Who’s The Elitist Now?

Sometimes life gets too busy to think about anything besides what’s going on, so sorry for being lame. I’m going to make an effort to write more.

Anyway, after our weekly Lindy Hop dance on Saturday, a group of friends and I went out to a pizza place for food. We ran into some other dancers there, most of whom I didn’t know (and I don’t think they were even at the dance) and we sat down to eat with them as one of our other friends were sitting there. There were probably 10 or 12 people.

One of the dancers who was sitting near the middle of the table, who I’ve never seen at our weekly dance before and only occasionly attends the Tuesday Rock-a-billy dance, began trash talking the lindy hoppers and calling us elitists. (For those who want a more comprehensive story about the Tuesday night dance can read my post about it here.) He then took his finger and pushed up his nose. (Excuse me, but I’m a Jew. I don’t eat pig, much less can I be one.)

Um, hello! We were sitting right there! It’s not like we can’t freakin’ hear you 4 feet away!

This mentality amongst non lindy hoppers in town has been around since before I ever began dancing. We’ve tried to make people change their opinions about us, but words and rumors spread much faster than people seeing our actions.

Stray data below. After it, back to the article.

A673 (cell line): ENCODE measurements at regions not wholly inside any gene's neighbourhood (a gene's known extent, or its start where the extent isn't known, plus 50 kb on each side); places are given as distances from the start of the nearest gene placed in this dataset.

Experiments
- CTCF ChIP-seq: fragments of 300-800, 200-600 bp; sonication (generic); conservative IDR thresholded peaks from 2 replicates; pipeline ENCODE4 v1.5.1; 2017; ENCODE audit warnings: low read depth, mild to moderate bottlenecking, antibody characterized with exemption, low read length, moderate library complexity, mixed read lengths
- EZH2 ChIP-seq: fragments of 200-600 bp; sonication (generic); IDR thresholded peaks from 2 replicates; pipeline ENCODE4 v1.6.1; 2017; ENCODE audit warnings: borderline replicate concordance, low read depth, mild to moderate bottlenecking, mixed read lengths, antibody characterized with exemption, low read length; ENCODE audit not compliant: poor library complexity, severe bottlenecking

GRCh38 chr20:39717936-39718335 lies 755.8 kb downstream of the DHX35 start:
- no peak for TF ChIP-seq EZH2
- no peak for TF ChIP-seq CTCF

Has this guy ever danced with me? No. Has he ever spoken to me or to my friends? No. Then how does he know how I am, or how any other lindy hopper is, for that matter?

If he came to me or any of my friends and gave us a concrete reason why we’re stuck up, then I could at least respect that. None of us are perfect, and it’s extremely plausible that there’s been a time that someone has not felt welcomed or has felt left out in some way. If he had an actual reason, then we could at least apologize for our actions and move forward  instead of hearing him talk about us, perhaps even unknowingly, right in front of us. I mean, for all I know, he doesn’t actually even know who I am and wouldn’t recognize me if I were just walking down the street. (which, seriously, how could he NOT know who I am? A red carpet is thrown down for me everywhere I walk.)